1. Identify a list of independent variables with VIF higher than 5. If no variable has VIF higher than 5, go to Step 6 directly.
  2. Among variables identified in Step 5.1, remove the one with the highest p-value.
  3. Run the model again, check the VIFs and repeat Step 5.1.

Note: we only remove one independent variable at a time.

In this example, all three predictors have VIF higher than 5. Among them, EXAM1 has the highest p-value. We will remove EXAM1 from the equation and run the model again.

Run the new multiple linear regression with only two predictors (i.e., EXAM2 and EXAM3).

Check the VIFs of EXAM2 AND EXAM3. They are both smaller than 5; hence, there is little multicollinearity existing in the model.

Step 6: Identify the statistically insignificant predictors. Remove one insignificant predictor at a time and run the model again. Repeat this step until all the predictors in the model are statistically significant.

Insignificant predictors are the ones with p-value higher than alpha level (0.05). When p > alpha level, we fail to reject the null hypothesis; the predictor is not significant.

  • H0: The predictor is not statistically significant
  • H1: The predictor is statistically significant

As long as the p-value is greater than 0.05, remove the insignificant variables one at a time in the order of the highest p-value. Once one insignificant variable is eliminated from the model, we need to run the model again to obtain new p-values for other predictors left in the new model. In this example, both predictors’ p-values are smaller than alpha level (0.05). As a result, we do not need to eliminate any variables from the model.

Step 7: Interpret the regression equation

  1. Click on the red triangle button next to “Response FINAL”
  2. Select “Estimates” and then “Show Prediction Expression”

The multiple linear regression equation appears automatically at the top of the session window. “Parameter Estimates” section provides the estimates of parameters in the linear regression equation.

Now that we have removed multicollinearity and all of the insignificant predictors, we have the parameters for the regression equation.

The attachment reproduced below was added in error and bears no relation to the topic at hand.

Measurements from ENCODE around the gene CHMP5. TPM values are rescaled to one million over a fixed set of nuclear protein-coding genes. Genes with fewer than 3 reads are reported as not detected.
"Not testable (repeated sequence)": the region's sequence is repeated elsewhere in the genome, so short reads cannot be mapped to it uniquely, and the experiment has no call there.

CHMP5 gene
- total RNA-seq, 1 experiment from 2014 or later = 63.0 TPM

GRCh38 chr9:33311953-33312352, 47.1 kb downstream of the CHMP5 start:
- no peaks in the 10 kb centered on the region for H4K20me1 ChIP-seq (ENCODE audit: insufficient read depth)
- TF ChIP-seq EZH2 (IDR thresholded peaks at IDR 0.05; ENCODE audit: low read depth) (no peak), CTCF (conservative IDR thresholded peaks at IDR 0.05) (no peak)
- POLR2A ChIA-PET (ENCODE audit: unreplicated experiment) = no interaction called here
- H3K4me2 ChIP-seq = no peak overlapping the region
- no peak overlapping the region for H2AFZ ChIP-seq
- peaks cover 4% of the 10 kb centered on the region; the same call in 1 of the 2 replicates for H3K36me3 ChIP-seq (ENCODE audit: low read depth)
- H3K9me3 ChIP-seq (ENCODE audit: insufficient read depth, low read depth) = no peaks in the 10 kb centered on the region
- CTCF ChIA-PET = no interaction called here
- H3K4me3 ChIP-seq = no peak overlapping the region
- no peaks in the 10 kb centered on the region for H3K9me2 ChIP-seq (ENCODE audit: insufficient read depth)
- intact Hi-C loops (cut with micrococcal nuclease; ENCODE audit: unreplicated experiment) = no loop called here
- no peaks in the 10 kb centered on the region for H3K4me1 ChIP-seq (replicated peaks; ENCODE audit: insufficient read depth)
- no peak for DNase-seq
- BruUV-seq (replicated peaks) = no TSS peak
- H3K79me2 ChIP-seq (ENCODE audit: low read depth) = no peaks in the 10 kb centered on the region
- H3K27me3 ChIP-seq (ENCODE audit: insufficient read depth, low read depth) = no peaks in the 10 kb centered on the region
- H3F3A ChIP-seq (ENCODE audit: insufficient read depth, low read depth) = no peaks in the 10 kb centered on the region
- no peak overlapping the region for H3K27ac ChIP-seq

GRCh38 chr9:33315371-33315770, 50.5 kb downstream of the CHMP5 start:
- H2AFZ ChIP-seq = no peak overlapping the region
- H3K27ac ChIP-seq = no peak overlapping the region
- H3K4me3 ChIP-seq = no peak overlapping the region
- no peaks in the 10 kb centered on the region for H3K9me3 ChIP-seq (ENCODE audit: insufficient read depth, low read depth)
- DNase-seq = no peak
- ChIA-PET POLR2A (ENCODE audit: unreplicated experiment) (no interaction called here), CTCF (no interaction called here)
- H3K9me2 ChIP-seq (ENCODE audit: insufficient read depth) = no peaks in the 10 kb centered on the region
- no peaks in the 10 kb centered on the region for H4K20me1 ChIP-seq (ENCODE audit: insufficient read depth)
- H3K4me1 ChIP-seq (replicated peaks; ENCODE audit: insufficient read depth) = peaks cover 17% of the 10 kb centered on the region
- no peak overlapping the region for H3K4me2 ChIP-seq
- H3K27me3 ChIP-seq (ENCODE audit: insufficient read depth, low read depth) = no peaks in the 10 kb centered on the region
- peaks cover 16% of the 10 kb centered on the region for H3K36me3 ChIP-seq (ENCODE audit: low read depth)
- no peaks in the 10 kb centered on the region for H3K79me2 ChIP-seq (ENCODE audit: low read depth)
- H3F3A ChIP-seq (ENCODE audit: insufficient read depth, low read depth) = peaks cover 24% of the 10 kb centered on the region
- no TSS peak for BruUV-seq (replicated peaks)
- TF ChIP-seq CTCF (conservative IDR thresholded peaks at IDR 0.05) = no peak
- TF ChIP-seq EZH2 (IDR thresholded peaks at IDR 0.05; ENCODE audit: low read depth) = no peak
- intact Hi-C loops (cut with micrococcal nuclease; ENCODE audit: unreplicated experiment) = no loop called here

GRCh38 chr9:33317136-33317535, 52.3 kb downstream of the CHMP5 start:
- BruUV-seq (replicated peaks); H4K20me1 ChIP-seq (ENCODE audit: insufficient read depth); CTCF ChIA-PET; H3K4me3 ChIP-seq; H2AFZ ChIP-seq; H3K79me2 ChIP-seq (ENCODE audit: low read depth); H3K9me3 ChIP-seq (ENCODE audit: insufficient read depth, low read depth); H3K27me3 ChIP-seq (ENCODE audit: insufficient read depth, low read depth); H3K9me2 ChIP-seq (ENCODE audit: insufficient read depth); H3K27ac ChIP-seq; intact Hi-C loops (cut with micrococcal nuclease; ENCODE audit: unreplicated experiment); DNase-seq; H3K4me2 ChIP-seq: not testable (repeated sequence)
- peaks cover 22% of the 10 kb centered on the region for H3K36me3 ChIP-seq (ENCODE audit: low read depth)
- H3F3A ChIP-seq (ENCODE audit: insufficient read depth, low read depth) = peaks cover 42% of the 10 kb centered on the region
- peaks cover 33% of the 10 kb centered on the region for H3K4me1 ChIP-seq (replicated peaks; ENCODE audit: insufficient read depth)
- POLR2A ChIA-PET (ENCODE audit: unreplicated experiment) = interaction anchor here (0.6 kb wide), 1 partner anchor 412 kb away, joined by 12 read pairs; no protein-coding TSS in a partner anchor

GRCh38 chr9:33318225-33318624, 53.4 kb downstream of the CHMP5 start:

Interpreting the Results

Rsquare Adj = 98.4%

  • 98% of the variation in FINAL can be explained by the predictor variables EXAM2 & EXAM3

P-value of the F-test = 0.000

  • We have a statistically significant model

Variables p-value:

  • Both are significant (less than 0.05)


  • EXAM2 and EXAM3 are both below 5; we’re in good shape!

Equation: −4.34 + 0.722*EXAM2 + 1.34*EXAM3

  • −4.34 is the Y intercept, all equations will start with −4.34
  • 722 is the EXAM2 coefficient; multiply it by EXAM2 score
  • 34 is the EXAM3 coefficient; multiply it by EXAM3 score

Let us say you are the professor again, and this time you want to use your prediction equation to estimate what one of your students might get on their final exam.

Assume the following:

  • Exam 2 results were: 84
  • Exam 3 results were: 102

Use your equation: −4.34 + 0.722*EXAM2 + 1.34*EXAM3

Predict your student’s final exam score:

−4.34 + (0.722*84) + (1.34*102) =−4.34 + 60.648 + 136.68 = 192.988

Model summary: Nice work again! Now you can use your “magic” as the smart and efficient professor and allocate your time to other students because this one projects to perform much better than the average score of 162. Now that we know that exams two and three are statistically significant predictors, we can plug them into the regression equation to predict the results of the final exam for any student.

About Michael Parker

Michael Parker is the President and CEO of the Lean Sigma Corporation, a management consulting firm and online six sigma training, certification, and courseware provider. Michael has over 25 years of experience leading and executing lean six sigma programs and projects. As a Fortune 50 senior executive, Michael led oversight of project portfolios as large as 150 concurrent projects exceeding $100 million in annual capital expenditures. Michael has also managed multi-site operations with the accountability of over 250 quality assurance managers, analysts, and consultants. He is an economist by education, earning his Bachelor of Science degree from Radford University while also lettering four years as an NCAA Division I scholarship athlete. Michael earned his Six Sigma Master Black Belt certification from Bank of America and his Black Belt certification from R.R. Donnelley & Sons.